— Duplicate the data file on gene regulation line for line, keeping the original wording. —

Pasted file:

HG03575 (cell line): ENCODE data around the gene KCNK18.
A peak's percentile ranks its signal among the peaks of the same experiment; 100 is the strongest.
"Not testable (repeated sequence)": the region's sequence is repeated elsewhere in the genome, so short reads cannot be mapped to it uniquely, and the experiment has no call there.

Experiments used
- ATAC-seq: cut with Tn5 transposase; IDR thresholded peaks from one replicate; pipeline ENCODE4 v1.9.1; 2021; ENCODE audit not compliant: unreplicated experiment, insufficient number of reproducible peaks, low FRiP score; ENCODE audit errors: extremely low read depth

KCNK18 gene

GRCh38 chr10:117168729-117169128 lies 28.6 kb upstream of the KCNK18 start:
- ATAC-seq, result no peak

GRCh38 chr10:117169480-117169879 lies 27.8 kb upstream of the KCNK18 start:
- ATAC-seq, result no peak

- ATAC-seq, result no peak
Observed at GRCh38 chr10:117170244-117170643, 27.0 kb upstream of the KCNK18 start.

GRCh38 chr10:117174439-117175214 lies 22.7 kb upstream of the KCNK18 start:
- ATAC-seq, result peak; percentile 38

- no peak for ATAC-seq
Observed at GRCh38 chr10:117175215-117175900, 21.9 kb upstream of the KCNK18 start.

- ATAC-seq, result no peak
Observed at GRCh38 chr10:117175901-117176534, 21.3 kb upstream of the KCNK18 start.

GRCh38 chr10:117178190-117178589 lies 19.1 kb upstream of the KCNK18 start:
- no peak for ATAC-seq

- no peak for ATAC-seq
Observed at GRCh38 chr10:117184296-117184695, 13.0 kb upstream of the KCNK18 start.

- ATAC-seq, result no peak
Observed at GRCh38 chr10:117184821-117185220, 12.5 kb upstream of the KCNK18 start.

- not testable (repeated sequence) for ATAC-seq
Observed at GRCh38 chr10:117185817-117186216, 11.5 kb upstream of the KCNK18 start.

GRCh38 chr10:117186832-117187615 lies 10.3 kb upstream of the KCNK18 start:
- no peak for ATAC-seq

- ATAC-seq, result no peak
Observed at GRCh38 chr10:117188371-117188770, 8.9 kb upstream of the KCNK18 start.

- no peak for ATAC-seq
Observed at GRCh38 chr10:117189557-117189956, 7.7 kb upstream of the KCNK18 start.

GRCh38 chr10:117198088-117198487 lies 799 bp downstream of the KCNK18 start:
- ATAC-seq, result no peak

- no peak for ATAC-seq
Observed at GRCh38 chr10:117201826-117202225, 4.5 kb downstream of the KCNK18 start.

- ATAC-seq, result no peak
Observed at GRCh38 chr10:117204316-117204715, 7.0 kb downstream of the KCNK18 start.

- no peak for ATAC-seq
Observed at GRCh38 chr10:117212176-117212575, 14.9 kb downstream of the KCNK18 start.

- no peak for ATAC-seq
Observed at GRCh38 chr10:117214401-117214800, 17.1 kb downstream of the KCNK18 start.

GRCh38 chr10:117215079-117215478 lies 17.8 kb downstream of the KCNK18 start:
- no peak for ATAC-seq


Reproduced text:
HG03575 (cell line): ENCODE data around the gene KCNK18.
A peak's percentile ranks its signal among the peaks of the same experiment; 100 is the strongest.
"Not testable (repeated sequence)": the region's sequence is repeated elsewhere in the genome, so short reads cannot be mapped to it uniquely, and the experiment has no call there.

Experiments used
- ATAC-seq: cut with Tn5 transposase; IDR thresholded peaks from one replicate; pipeline ENCODE4 v1.9.1; 2021; ENCODE audit not compliant: unreplicated experiment, insufficient number of reproducible peaks, low FRiP score; ENCODE audit errors: extremely low read depth

KCNK18 gene

GRCh38 chr10:117168729-117169128 lies 28.6 kb upstream of the KCNK18 start:
- ATAC-seq, result no peak

GRCh38 chr10:117169480-117169879 lies 27.8 kb upstream of the KCNK18 start:
- ATAC-seq, result no peak

- ATAC-seq, result no peak
Observed at GRCh38 chr10:117170244-117170643, 27.0 kb upstream of the KCNK18 start.

GRCh38 chr10:117174439-117175214 lies 22.7 kb upstream of the KCNK18 start:
- ATAC-seq, result peak; percentile 38

- no peak for ATAC-seq
Observed at GRCh38 chr10:117175215-117175900, 21.9 kb upstream of the KCNK18 start.

- ATAC-seq, result no peak
Observed at GRCh38 chr10:117175901-117176534, 21.3 kb upstream of the KCNK18 start.

GRCh38 chr10:117178190-117178589 lies 19.1 kb upstream of the KCNK18 start:
- no peak for ATAC-seq

- no peak for ATAC-seq
Observed at GRCh38 chr10:117184296-117184695, 13.0 kb upstream of the KCNK18 start.

- ATAC-seq, result no peak
Observed at GRCh38 chr10:117184821-117185220, 12.5 kb upstream of the KCNK18 start.

- not testable (repeated sequence) for ATAC-seq
Observed at GRCh38 chr10:117185817-117186216, 11.5 kb upstream of the KCNK18 start.

GRCh38 chr10:117186832-117187615 lies 10.3 kb upstream of the KCNK18 start:
- no peak for ATAC-seq

- ATAC-seq, result no peak
Observed at GRCh38 chr10:117188371-117188770, 8.9 kb upstream of the KCNK18 start.

- no peak for ATAC-seq
Observed at GRCh38 chr10:117189557-117189956, 7.7 kb upstream of the KCNK18 start.

GRCh38 chr10:117198088-117198487 lies 799 bp downstream of the KCNK18 start:
- ATAC-seq, result no peak

- no peak for ATAC-seq
Observed at GRCh38 chr10:117201826-117202225, 4.5 kb downstream of the KCNK18 start.

- ATAC-seq, result no peak
Observed at GRCh38 chr10:117204316-117204715, 7.0 kb downstream of the KCNK18 start.

- no peak for ATAC-seq
Observed at GRCh38 chr10:117212176-117212575, 14.9 kb downstream of the KCNK18 start.

- no peak for ATAC-seq
Observed at GRCh38 chr10:117214401-117214800, 17.1 kb downstream of the KCNK18 start.

GRCh38 chr10:117215079-117215478 lies 17.8 kb downstream of the KCNK18 start:
- no peak for ATAC-seq